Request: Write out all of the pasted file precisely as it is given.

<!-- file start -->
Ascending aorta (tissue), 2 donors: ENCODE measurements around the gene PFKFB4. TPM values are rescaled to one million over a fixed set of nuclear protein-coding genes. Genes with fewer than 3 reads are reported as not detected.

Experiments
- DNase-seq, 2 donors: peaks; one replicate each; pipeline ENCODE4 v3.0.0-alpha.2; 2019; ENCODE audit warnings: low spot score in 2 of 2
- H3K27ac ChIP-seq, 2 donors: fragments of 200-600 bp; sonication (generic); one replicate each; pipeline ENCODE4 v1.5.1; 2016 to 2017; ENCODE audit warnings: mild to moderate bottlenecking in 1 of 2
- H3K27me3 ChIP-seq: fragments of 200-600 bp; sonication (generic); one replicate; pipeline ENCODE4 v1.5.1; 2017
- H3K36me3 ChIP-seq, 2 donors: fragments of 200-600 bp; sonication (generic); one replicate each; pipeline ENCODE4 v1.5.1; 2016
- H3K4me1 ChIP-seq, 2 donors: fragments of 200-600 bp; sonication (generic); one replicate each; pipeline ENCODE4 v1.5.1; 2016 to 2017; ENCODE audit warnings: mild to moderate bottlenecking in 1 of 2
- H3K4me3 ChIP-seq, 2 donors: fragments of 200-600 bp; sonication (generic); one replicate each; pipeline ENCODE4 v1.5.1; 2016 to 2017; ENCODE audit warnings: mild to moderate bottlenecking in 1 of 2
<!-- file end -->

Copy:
Ascending aorta (tissue), 2 donors: ENCODE measurements around the gene PFKFB4. TPM values are rescaled to one million over a fixed set of nuclear protein-coding genes. Genes with fewer than 3 reads are reported as not detected.

Experiments
- DNase-seq, 2 donors: peaks; one replicate each; pipeline ENCODE4 v3.0.0-alpha.2; 2019; ENCODE audit warnings: low spot score in 2 of 2
- H3K27ac ChIP-seq, 2 donors: fragments of 200-600 bp; sonication (generic); one replicate each; pipeline ENCODE4 v1.5.1; 2016 to 2017; ENCODE audit warnings: mild to moderate bottlenecking in 1 of 2
- H3K27me3 ChIP-seq: fragments of 200-600 bp; sonication (generic); one replicate; pipeline ENCODE4 v1.5.1; 2017
- H3K36me3 ChIP-seq, 2 donors: fragments of 200-600 bp; sonication (generic); one replicate each; pipeline ENCODE4 v1.5.1; 2016
- H3K4me1 ChIP-seq, 2 donors: fragments of 200-600 bp; sonication (generic); one replicate each; pipeline ENCODE4 v1.5.1; 2016 to 2017; ENCODE audit warnings: mild to moderate bottlenecking in 1 of 2
- H3K4me3 ChIP-seq, 2 donors: fragments of 200-600 bp; sonication (generic); one replicate each; pipeline ENCODE4 v1.5.1; 2016 to 2017; ENCODE audit warnings: mild to moderate bottlenecking in 1 of 2